rejection

Going through the interview process can be tough, especially when you’re genuinely in need of another role. The process can be draining – from customising every application, to selling yourself and having to be at your sharpest at every interview – unfortunately they’re all necessary steps if you’re going to land the role you want. But when you are going through the interview process and you’re faced with rejection at some point in the pipeline, it can literally knock you off your feet. Yes its devastating when you’re down to one-of-two candidates, only to find out that the other candidate has been chosen. But what’s even more frustrating is when you’re faced with that rejection from the get go, when you’ve literally just applied for the role. When you know in your own self how experienced you are, how much you can deal with, and all the challenges you’ve faced that have made you the assistant that you are today, yet you find yourself literally being ‘judged’ by some inexperienced recruitment consultant who wouldn’t know jack about being assistant if it hit them in the face. To be told you don’t have enough experience for a particular role is nothing but insulting, especially when you know you’re more than capable of doing it. Yes it’s frustrating to be told by others who really don’t know what it takes to actually be an assistant, that you haven’t got what it takes, especially when we all know as assistant’s, that it really only comes down to the quality of the relationship you have with that manager, over and above anything else. Let’s be honest, it’s not rocket science being an assistant, but what comes with experience is the maturity that you inherit and the ability to be able to anticipate other’s needs. The fact of the matter is though, if you ask the right questions when starting with a new manager you can actually work out what their expectations are from early on in the piece, that is if they’re willing to cooperate with you on this (let’s face it we all know there are managers out there that just ‘expect’ you to know what to do and take ‘mind reading’ to a new level). But regardless, if you’re starting a new role, every manager should pay you this courtesy anyway.

So you don’t have CEO experience?
The most common complaint presented to me is those that apply for EA to CEO level roles and subsequently get told that they don’t have any ‘CEO’ experience. What a load of jack I say. From one manager to the next, it takes the same skill set as an assistant, no matter who you look after. And if we want to look at things technically, the only skill you really need to have at that CEO level is experience compiling board reports, a skill that is not hard to learn. Yet those recruiting these ‘assistant to CEO’ roles seem to only consider candidates that have previous experience supporting a CEO. That to me is rejection, right there, and blatantly just a slap in the face. The fact is, if you’ve previously done EA roles supporting Executives of large teams, there is no difference to that of supporting a CEO of a mid-sized company. I often hear complaints too of those assistants that have previously supported CEO’s in small companies who have taken on a role in a larger company supporting a General Manager or Executive, and feel that they’ve taken a step backwards because they no longer hold that CEO title. Not true, I say. All things considered, you need to look at the team size that the manager heads up, as that will determine what level of experience you have and what you are equipped to deal with. The CEO title is just that, a title, and nothing else, and whether it’s listed on resume or not, it shouldn’t discount you from roles that you apply for.  So how do you deal with this rejection? And what can you do to eliminate this problem when applying for those roles you want?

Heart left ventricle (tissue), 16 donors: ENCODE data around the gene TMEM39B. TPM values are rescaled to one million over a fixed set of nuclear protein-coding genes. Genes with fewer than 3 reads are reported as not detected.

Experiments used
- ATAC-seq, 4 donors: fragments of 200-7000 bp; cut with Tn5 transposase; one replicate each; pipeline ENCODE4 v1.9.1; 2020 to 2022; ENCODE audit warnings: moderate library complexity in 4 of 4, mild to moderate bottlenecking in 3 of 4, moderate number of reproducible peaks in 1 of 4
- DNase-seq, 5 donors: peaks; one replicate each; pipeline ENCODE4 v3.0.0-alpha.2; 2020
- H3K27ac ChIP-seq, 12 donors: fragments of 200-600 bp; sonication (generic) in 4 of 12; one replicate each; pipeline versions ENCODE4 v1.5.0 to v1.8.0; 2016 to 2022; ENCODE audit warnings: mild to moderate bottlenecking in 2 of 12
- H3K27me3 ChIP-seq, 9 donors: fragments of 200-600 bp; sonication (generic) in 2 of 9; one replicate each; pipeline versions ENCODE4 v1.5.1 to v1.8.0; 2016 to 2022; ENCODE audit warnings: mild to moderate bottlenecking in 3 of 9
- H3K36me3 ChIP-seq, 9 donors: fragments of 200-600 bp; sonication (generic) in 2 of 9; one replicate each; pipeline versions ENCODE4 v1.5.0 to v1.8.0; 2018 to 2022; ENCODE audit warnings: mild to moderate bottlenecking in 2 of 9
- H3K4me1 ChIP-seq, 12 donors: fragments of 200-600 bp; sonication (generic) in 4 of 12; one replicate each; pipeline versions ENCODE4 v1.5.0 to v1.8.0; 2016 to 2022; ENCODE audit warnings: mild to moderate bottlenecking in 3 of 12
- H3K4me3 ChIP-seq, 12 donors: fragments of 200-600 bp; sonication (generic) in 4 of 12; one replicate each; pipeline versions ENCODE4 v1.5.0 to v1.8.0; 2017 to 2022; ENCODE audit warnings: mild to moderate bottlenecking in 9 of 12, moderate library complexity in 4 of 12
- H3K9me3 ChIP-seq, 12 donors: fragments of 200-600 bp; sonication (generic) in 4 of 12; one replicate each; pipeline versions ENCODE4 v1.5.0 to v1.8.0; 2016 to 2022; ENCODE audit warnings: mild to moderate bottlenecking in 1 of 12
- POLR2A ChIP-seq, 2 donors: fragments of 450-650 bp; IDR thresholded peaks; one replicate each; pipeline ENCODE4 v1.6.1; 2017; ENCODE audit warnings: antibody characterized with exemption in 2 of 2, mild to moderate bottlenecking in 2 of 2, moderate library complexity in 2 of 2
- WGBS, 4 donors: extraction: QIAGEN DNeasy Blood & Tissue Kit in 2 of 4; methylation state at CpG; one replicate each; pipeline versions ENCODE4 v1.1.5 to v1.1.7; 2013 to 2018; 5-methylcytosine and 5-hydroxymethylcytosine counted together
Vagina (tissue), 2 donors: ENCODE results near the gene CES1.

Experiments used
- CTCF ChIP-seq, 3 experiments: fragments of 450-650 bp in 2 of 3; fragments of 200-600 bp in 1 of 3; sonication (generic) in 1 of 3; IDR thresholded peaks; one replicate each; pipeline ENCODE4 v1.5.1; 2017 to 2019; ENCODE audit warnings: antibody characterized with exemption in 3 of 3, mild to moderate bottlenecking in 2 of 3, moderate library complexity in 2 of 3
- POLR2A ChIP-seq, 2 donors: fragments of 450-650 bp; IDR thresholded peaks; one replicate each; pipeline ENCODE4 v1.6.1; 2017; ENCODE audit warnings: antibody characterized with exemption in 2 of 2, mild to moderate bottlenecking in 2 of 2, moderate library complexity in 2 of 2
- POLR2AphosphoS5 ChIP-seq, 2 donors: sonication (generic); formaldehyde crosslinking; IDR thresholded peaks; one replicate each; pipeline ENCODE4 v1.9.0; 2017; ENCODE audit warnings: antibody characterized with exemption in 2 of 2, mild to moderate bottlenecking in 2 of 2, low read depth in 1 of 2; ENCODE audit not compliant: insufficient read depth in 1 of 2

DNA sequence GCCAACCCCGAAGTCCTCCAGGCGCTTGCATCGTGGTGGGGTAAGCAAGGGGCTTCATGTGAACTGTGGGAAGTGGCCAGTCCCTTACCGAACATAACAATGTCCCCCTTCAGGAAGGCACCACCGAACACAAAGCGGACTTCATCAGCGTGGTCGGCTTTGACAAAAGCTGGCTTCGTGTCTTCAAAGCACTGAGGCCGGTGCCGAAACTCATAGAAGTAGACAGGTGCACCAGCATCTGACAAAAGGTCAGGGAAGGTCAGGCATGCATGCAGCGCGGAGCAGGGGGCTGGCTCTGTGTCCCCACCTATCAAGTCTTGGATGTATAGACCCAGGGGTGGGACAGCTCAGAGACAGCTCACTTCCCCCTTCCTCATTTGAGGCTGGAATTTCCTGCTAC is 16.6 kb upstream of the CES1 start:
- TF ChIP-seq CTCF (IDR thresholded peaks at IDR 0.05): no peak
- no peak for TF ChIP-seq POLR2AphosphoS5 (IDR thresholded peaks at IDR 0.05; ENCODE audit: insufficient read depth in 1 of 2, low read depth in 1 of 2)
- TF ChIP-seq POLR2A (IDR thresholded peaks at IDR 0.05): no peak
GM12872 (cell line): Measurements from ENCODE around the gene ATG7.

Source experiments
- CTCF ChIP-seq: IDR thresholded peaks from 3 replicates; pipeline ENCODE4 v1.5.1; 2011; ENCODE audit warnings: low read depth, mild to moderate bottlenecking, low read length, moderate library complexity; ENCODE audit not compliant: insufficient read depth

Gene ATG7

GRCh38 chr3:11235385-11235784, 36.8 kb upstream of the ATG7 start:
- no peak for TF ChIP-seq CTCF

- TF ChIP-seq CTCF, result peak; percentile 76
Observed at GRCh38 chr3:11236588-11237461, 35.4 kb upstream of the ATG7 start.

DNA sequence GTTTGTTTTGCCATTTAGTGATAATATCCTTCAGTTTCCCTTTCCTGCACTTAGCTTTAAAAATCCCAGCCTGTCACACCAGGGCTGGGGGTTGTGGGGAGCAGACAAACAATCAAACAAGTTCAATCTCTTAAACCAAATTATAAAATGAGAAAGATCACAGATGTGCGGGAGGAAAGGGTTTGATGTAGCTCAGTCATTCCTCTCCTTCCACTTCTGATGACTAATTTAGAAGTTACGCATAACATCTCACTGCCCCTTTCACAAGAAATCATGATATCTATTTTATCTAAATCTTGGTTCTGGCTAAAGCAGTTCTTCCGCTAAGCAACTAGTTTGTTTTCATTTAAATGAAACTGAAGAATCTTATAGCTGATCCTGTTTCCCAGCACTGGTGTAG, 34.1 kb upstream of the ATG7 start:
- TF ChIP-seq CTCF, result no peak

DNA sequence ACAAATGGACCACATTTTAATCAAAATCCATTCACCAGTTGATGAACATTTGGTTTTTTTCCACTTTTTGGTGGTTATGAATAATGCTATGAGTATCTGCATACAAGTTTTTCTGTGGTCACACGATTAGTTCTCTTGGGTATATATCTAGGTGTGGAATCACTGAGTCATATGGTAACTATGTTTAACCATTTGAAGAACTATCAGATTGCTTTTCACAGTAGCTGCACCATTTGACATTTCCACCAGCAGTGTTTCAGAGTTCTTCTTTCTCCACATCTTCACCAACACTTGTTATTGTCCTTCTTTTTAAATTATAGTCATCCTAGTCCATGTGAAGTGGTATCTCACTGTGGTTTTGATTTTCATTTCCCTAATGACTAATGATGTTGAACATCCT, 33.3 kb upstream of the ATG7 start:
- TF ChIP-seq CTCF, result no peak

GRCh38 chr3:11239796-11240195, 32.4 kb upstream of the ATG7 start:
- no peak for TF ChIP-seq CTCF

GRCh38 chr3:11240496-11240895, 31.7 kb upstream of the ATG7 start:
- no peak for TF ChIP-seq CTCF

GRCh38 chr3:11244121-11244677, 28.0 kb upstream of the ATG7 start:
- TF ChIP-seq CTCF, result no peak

Get your cover letter right
First impressions last, so it’s really important to get your cover letter right so that you can explain your experience before they delve into your resume, and see what titles may or may not be listed. So detail your experience in your covering letter and explain how it relates to the role you’re applying for (yes you will need to customise each letter to each role you apply for!).  Be really specific, so if you don’t have CEO experience for example, but do have experience compiling board reports, then say so. You really need to sell yourself, so do your research on the company (if it’s listed in the job ad) and present it in your letter how your previous experience would be applicable to that company. They might, for example, be going through a transformation or might be a growing business, and if you’ve had experience in those areas previously then this is the place to say so. Treat your cover letter as your first interview, so even if you don’t get an actual interview, you’ve had an opportunity to say everything that you would have, had you had one.

Tweak your resume
Now I don’t encourage anyone to outright lie on their resume, but it’s important that you tweak it for the role you are applying for. We all know that C-suite level roles apparently require candidates with C-suite level experience, so if it’s not clear on your CV that you’ve got C-suite experience, then adapt the titles to reflect this. So if it means putting the word ‘Chief’ in front of a title, then so be it, but only do this if the role was genuinely a C-suite level role and reporting into a CEO. These days Executive titles can be all sorts of things – from Directors to Executive General Managers – but are all still considered to be C-suite. You’d be surprised how many recruitment consultants will genuinely think you’re less experienced than you are because of this so edit your CV accordingly.